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New case study takes up Tesla’s entry into the auto industry

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Within three years of Tesla’s founding in 2003, Elon Musk had invested $55 million of his own money in the company. And yet things were not going as planned. CEOs were leaving after short tenures. The company’s first model, the Roadster, was experiencing cost overruns. In response, in October of 2008, Musk appointed himself CEO. “I have so many chips on the table,” he explained. “I need to steer the boat completely.”

How has he done at the helm? A new case study on MIT Sloan’s LearningEdge website considers the question with in-depth context about the U.S. automobile market and Tesla’s position within it.

“Prior to Tesla, no domestic manufacturer had entered the U.S. automotive market at scale since the Second World War,” said Donald Sull, a senior lecturer in innovation and entrepreneurship at MIT Sloan and one of the case study’s co-authors. “This case, which includes rich data on the industry, customers’ willingness to pay for electric vehicles, and Tesla’s financial situation, explores whether Tesla’s strategy of establishing a beachhead in the luxury segment and out-innovating its competitors can trump the challenging fundamentals of the auto industry.”

Tesla went public in June 2010 at a price of $17 per share. Eight years later, the stock was trading at $335, making Tesla the most valuable car manufacturer in the U.S. But the company had only posted two profitable quarters by that point. Investors were skeptical of its long-term viability, and media coverage wasn’t helping: the mass-market Model 3 was woefully behind schedule, lost in “production hell,” while a series of errant tweets by Musk brought SEC scrutiny and an eventual fine. The company has continued along a bumpy road, with a record $312 million of profit between July and September of 2018, followed by a plunge in stock prices, followed by a slump in sales, followed by promises of a driverless taxi fleet by 2020.

Given this wild variability in Tesla’s performance — sometimes a shining example of Silicon Valley potential, sometimes appearing to be on the brink of collapse — investors and industry experts are split on the company’s future. Where does the company stand? What are its prospects in a broader car market experiencing seismic changes?The case study explores these questions, beginning with a broad overview of how automakers, their suppliers, and their customers define one of America’s most fundamental industries. It then provides detailed background on four modern and connected forces powerfully reshaping this market:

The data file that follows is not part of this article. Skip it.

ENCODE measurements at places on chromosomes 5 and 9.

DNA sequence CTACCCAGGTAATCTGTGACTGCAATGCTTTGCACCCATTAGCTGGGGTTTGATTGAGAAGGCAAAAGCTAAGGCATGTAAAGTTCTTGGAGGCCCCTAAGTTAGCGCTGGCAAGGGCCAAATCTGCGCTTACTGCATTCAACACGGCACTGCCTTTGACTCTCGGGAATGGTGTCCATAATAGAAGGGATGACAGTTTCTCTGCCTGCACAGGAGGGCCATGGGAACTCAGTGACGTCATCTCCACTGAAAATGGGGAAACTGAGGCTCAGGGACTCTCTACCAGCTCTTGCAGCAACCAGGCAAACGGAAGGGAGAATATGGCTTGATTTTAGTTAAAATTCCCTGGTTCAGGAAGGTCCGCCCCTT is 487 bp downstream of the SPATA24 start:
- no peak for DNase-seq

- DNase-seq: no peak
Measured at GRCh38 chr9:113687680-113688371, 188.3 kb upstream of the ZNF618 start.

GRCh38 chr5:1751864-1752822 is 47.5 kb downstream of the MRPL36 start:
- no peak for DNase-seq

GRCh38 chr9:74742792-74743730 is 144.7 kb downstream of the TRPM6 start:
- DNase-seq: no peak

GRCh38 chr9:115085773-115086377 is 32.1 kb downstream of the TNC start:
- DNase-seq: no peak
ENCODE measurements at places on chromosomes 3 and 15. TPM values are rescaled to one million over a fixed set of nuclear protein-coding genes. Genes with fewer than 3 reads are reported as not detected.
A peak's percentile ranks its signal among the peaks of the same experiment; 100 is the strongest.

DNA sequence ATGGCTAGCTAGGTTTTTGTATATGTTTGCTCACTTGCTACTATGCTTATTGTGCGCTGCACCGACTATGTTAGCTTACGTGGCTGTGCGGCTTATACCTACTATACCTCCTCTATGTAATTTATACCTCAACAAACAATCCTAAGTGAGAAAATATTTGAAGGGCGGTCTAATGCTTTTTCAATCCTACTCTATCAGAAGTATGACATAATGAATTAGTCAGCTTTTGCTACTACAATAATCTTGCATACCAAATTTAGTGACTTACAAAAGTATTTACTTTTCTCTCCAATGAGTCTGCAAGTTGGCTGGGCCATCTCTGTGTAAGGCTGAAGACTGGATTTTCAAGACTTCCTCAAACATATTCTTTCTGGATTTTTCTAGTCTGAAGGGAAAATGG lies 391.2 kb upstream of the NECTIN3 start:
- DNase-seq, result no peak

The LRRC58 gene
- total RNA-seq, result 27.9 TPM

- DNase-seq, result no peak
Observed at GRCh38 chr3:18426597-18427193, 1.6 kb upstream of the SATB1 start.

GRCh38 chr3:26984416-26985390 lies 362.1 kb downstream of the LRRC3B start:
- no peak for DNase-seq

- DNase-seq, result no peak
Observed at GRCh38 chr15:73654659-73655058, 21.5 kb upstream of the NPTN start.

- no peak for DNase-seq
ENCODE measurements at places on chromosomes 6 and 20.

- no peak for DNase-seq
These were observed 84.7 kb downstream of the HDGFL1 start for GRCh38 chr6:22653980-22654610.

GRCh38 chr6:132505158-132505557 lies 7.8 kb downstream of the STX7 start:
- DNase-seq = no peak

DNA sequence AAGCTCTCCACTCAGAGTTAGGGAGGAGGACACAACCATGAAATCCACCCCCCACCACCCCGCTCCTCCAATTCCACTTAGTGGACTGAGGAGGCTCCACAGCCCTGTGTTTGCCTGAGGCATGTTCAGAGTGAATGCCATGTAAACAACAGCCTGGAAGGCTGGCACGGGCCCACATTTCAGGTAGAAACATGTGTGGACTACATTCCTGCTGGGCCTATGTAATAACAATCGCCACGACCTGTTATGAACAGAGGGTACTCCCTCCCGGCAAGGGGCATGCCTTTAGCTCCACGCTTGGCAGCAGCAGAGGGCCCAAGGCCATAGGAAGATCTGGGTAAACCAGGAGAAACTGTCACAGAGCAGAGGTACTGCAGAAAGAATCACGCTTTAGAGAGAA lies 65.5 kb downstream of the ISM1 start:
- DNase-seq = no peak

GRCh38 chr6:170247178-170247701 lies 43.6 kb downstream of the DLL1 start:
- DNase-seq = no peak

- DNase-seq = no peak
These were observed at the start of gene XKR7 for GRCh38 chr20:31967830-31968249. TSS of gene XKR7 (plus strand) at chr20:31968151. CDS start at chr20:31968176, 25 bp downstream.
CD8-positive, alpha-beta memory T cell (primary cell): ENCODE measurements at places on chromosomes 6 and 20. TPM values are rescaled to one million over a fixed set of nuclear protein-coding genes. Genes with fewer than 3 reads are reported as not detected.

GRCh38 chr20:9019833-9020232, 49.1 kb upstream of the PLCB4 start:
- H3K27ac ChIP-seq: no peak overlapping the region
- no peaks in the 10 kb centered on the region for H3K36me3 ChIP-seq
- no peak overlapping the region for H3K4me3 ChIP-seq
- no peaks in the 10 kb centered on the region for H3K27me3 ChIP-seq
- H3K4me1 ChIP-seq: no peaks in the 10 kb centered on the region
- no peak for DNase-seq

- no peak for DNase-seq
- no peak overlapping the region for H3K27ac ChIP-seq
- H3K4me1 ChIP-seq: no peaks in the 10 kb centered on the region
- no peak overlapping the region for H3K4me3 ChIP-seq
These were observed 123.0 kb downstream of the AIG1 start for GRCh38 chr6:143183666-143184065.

1. Electrification. In 2017, 200,000 electric vehicles were sold in the United States, a 25% increase over 2016 sales. The trend is continuing, and new business opportunities are emerging.

  2. Autonomous driving. Self-driving cars are drawing investment from many giant companies, and the implications are striking. As one industry observer put it: “In the past, cars were primarily about driving and secondarily about content consumption. With autonomous cars, that prioritization will be reversed. Fully automatic cars will be battery-powered living rooms on wheels.”
  3. Connectivity. As cars increasingly connect to the internet, old automotive business models are coming into question. The CEO of one Chinese conglomerate suggested that he would eventually be able to offer his company’s electric car for free, earning money instead from services the company sold to customers.
  4. Alternatives to car ownership. A 2017 transportation study out of Stanford University predicts that by 2030, 95% of U.S. passenger miles will be served by on-demand autonomous electric vehicles and there will be an 80% drop in private car ownership in the United States.

Against this backdrop, the case study positions the emergence of Tesla — how the company has both driven and responded to these radical evolutions in the automobile market.

According to Sull: “This case is perfect for analyzing an industry in flux, the financial and operational risks of a disruptive strategy, and how to create value by driving up willingness to pay in an industry with limited product differentiation.”

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